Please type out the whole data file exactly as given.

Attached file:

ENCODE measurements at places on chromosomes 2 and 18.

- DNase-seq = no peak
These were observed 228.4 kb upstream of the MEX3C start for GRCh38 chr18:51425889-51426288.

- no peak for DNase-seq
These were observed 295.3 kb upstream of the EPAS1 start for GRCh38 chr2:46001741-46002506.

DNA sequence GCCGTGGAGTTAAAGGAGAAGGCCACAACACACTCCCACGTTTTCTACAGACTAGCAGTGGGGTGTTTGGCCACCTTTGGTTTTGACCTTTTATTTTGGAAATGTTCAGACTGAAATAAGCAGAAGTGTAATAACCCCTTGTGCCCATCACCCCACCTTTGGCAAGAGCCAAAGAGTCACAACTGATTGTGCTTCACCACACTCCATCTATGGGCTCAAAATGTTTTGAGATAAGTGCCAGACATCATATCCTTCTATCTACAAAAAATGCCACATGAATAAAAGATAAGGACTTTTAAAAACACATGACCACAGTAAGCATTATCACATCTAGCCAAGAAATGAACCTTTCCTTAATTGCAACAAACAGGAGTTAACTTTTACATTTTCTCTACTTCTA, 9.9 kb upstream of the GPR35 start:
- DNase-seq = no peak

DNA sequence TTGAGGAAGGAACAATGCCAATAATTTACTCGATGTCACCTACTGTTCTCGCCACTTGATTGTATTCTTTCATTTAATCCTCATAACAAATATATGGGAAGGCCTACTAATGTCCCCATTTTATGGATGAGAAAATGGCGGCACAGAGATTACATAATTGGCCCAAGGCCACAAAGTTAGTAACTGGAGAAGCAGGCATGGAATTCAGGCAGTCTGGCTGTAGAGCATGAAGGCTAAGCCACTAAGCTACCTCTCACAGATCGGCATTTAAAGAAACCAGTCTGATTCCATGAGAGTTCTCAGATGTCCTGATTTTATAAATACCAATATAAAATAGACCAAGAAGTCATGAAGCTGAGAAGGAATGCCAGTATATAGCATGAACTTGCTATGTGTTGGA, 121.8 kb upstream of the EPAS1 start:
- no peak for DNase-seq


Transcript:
ENCODE measurements at places on chromosomes 2 and 18.

- DNase-seq = no peak
These were observed 228.4 kb upstream of the MEX3C start for GRCh38 chr18:51425889-51426288.

- no peak for DNase-seq
These were observed 295.3 kb upstream of the EPAS1 start for GRCh38 chr2:46001741-46002506.

DNA sequence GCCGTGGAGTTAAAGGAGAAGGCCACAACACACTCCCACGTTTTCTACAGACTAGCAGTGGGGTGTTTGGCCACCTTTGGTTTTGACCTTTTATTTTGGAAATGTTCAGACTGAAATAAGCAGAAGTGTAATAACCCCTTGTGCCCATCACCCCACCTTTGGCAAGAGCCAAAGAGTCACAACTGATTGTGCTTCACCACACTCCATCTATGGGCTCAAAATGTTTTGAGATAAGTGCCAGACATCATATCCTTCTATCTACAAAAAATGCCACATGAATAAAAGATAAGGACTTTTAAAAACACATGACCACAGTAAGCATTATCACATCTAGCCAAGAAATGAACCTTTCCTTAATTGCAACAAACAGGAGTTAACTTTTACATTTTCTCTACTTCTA, 9.9 kb upstream of the GPR35 start:
- DNase-seq = no peak

DNA sequence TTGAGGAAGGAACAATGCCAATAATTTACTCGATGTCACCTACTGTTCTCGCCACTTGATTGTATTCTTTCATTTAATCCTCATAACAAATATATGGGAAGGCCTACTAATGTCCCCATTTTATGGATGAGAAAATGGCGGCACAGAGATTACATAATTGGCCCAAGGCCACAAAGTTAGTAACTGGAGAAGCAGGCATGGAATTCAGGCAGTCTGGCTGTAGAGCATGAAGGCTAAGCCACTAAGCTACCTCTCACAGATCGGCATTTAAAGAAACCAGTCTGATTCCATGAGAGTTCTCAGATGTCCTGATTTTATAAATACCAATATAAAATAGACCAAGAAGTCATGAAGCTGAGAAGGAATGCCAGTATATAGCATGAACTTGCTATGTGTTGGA, 121.8 kb upstream of the EPAS1 start:
- no peak for DNase-seq